Abogo has creating a an interesting illustration of the costs of transportation by address. Looking at the Twin Cities, here is a heat map breaking down the average monthly transportation costs (the house on the map is centered on the 55406 zip code):
Many people look at the cost of inner-city living then decide that they can get more for their money by commuting in from the suburbs. With a certain price point, bed/bath, or lot size requirements, they drive until they qualify.
All that driving has a cost, as the above map illustrates. If you’re spending an additional $200 or more per month on gas and all of the other costs associated with long commutes, you’re losing your drive until you qualify benefits.
Another way to look at this is to realize that you may be able to afford more than you think if you buy in shorter commute location. An extra $200/month could translate into something like $30,000 in additional buying power.
To me, the time cost is even greater. How do much do you value your time? At $10/hour, a 30 minute commute is costing you another $200/month in transportation costs. Chances are pretty high that you value your time at a higher rate than that, so adjust that figure accordingly.
Some of Minneapolis’ highest real estate costs are in downtown Minneapolis near the Guthrie Theater in condos like The Carlyle. Units ranging from $300k-$4.5 million generally come with one parking spot with the option to purchase a second spot for $15k-$20k. Since people buying in areas like that tend to have at least one spouse working downtown, the option of having one less car really helps make the numbers work. When the cost of storing a second car is presented in such blatant terms, people get rational. Of course, you’re not avoiding these costs when you have a 2-3 car garage. They just aren’t broken out in the same way.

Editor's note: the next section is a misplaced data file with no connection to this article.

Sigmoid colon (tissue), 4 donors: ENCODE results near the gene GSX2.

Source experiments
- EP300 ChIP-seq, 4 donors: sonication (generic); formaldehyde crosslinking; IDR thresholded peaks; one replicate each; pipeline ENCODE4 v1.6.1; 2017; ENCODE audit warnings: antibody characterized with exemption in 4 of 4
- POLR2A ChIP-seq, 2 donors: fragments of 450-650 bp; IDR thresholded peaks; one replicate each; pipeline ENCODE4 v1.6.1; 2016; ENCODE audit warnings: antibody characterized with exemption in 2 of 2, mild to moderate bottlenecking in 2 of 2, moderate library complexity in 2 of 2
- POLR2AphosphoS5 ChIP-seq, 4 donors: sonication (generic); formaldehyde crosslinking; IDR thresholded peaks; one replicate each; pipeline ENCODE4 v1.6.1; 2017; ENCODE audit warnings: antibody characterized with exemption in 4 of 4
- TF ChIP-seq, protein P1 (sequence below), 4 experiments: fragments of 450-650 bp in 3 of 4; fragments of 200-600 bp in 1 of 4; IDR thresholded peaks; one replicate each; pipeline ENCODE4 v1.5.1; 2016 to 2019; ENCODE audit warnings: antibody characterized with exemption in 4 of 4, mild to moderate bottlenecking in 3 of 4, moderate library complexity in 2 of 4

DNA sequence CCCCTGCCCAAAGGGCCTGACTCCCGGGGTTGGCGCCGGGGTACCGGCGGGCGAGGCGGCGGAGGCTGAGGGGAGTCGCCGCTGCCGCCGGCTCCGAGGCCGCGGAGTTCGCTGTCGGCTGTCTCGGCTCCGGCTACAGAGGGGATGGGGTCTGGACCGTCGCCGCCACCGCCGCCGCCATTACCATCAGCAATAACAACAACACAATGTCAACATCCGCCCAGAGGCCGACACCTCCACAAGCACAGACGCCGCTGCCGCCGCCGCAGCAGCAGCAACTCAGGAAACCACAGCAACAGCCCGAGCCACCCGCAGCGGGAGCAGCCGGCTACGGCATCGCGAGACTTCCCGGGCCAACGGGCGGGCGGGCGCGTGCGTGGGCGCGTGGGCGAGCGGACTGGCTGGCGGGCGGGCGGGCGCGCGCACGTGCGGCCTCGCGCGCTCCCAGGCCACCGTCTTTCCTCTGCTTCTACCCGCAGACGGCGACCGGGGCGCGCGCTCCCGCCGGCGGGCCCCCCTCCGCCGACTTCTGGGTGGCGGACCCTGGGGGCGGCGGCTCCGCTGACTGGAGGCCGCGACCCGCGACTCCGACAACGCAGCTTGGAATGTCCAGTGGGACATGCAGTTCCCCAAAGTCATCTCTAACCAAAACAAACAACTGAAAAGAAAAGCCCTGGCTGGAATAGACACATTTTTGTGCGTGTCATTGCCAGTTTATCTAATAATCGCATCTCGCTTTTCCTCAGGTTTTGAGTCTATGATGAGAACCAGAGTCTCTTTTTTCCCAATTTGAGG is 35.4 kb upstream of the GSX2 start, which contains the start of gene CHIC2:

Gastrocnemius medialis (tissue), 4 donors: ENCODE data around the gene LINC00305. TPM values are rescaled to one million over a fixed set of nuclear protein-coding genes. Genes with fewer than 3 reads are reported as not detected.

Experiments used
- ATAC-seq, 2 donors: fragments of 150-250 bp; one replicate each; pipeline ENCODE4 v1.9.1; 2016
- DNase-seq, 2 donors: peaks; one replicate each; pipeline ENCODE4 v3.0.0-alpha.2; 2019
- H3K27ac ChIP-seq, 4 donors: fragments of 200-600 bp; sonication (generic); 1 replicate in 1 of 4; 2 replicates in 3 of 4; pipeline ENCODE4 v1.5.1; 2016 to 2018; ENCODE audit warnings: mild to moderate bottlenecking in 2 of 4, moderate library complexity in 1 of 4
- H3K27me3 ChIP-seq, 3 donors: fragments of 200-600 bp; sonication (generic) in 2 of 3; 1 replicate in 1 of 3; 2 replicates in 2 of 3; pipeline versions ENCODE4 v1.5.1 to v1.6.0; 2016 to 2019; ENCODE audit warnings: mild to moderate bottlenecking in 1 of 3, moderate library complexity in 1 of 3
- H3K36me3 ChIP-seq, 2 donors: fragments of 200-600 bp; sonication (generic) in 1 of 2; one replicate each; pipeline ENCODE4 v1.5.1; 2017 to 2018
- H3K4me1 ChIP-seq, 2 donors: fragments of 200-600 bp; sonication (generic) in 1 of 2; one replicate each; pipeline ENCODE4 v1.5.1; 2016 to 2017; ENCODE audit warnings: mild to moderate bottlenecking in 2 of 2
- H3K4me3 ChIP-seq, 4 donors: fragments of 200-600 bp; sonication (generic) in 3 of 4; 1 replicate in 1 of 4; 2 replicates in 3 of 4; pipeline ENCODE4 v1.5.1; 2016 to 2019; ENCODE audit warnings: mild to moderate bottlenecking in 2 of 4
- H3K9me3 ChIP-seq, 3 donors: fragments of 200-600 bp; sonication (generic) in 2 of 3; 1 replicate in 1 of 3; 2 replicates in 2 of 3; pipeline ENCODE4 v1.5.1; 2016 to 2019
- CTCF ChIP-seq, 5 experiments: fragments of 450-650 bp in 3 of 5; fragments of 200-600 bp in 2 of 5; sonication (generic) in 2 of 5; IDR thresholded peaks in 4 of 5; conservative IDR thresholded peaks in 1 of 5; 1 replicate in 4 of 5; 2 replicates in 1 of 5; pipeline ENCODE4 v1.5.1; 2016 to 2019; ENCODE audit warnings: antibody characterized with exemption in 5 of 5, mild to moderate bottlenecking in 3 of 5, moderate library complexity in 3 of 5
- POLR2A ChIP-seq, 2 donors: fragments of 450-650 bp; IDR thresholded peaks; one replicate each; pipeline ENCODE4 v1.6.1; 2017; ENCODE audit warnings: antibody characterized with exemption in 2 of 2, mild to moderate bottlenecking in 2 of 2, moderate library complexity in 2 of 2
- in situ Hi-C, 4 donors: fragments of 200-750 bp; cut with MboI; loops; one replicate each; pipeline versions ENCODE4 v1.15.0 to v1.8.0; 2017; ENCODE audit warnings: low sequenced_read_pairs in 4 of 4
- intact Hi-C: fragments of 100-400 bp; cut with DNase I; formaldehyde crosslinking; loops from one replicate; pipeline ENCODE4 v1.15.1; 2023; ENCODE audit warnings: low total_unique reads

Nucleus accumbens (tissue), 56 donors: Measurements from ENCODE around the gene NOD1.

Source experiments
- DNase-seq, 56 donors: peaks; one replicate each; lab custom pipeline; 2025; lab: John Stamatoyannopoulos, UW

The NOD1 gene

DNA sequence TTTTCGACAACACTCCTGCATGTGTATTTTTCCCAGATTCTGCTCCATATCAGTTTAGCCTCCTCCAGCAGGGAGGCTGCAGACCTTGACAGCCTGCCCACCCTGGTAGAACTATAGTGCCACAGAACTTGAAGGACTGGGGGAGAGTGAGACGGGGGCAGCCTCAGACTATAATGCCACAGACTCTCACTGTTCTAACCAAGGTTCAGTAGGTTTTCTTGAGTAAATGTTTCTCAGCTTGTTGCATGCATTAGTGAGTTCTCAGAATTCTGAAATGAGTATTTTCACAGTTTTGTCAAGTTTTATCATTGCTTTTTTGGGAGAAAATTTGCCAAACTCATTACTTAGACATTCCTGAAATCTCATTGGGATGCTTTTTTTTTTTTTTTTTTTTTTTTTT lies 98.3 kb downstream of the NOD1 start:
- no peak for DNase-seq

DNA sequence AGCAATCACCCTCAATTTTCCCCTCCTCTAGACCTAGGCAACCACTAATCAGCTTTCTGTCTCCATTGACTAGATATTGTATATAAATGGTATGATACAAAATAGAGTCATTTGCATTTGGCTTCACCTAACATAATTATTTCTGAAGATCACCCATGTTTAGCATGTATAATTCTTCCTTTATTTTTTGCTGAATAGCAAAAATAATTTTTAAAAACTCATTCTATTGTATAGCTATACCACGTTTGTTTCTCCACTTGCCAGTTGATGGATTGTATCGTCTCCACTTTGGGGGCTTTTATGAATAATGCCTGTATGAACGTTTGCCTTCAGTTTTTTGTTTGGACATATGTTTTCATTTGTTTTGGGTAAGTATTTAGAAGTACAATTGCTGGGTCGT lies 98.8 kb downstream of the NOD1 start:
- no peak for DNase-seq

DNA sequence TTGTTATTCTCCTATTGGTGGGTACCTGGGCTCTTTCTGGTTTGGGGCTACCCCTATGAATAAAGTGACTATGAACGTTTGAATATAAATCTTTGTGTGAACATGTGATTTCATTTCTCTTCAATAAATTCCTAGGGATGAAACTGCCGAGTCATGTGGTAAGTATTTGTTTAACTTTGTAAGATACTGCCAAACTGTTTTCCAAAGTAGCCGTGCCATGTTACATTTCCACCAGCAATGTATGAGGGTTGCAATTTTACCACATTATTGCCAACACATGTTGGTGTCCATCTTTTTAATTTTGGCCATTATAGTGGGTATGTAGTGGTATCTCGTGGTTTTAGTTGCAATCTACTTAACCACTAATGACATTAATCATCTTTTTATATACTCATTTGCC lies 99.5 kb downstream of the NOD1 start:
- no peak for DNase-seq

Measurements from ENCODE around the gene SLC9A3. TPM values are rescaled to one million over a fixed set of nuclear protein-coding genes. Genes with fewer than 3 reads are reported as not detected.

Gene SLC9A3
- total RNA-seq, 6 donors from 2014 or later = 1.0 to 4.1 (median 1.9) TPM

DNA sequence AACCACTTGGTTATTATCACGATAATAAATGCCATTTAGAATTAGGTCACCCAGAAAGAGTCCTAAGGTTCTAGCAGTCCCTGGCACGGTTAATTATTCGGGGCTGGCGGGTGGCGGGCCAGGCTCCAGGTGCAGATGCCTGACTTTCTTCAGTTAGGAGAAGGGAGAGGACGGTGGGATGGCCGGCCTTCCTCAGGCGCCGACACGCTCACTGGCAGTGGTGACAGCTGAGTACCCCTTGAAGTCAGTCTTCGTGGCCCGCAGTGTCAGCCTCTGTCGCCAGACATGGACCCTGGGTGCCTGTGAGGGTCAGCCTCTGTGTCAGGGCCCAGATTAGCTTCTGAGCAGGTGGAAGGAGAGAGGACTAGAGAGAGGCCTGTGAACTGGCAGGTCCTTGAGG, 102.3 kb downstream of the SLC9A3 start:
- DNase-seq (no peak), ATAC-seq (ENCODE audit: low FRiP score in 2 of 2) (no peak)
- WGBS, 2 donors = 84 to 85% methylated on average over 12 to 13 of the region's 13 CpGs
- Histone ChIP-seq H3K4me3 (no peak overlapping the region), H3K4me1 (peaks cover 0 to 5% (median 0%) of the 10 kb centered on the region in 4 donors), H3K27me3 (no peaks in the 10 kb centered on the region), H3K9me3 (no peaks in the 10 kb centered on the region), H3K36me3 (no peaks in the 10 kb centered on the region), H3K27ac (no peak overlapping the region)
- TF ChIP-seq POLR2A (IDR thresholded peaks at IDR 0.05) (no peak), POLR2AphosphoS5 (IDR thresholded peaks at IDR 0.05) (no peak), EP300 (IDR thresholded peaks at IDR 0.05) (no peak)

How much more home you could afford if you only had one car payment, insurance, etc. And, gaining back 250 or more hours per year of your life to spend doing something other than sitting in bumper to bumper traffic must be worth something.